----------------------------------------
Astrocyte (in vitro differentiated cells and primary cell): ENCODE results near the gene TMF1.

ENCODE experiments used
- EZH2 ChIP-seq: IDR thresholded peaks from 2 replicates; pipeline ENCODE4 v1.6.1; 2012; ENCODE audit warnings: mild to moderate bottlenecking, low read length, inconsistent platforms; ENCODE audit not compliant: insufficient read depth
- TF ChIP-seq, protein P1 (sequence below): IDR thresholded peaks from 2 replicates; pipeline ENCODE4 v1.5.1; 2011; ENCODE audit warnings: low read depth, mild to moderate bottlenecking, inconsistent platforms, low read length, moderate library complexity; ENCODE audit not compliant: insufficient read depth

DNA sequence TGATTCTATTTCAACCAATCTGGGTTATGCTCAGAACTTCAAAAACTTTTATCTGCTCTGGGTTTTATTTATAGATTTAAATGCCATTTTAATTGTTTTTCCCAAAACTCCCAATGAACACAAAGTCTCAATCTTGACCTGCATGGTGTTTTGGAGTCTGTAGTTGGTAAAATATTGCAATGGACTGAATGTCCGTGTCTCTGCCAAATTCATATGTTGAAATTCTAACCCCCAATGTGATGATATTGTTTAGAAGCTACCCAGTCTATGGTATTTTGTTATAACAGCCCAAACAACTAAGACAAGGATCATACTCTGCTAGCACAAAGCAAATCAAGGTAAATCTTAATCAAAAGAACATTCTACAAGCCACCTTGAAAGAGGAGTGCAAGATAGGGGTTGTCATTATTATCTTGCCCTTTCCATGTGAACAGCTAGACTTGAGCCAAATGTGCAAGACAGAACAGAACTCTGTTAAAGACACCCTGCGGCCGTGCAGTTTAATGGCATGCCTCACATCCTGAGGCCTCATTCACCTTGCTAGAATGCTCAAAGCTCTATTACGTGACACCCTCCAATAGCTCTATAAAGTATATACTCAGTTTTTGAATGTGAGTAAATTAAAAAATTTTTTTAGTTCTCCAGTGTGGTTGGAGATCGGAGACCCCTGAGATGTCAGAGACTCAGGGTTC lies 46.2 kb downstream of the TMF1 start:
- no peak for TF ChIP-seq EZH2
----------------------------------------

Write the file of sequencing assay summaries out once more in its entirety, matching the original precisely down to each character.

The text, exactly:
Astrocyte (in vitro differentiated cells and primary cell): ENCODE results near the gene TMF1.

ENCODE experiments used
- EZH2 ChIP-seq: IDR thresholded peaks from 2 replicates; pipeline ENCODE4 v1.6.1; 2012; ENCODE audit warnings: mild to moderate bottlenecking, low read length, inconsistent platforms; ENCODE audit not compliant: insufficient read depth
- TF ChIP-seq, protein P1 (sequence below): IDR thresholded peaks from 2 replicates; pipeline ENCODE4 v1.5.1; 2011; ENCODE audit warnings: low read depth, mild to moderate bottlenecking, inconsistent platforms, low read length, moderate library complexity; ENCODE audit not compliant: insufficient read depth

DNA sequence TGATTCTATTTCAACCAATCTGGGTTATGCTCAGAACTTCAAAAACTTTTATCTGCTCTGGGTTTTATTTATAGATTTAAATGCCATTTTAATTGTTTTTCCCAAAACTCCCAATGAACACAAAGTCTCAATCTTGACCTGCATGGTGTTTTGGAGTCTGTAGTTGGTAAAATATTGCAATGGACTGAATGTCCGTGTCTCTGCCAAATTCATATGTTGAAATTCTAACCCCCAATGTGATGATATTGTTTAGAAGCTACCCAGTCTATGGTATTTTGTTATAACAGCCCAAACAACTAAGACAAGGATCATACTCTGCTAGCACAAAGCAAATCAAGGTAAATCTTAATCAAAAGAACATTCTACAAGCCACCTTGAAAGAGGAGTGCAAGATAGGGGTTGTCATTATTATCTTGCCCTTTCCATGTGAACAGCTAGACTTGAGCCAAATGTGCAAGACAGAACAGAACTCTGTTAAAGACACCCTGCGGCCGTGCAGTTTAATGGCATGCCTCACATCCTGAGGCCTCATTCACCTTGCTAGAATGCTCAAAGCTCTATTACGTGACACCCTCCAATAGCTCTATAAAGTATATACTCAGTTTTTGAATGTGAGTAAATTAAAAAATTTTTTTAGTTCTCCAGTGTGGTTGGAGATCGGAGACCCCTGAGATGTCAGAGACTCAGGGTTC lies 46.2 kb downstream of the TMF1 start:
- no peak for TF ChIP-seq EZH2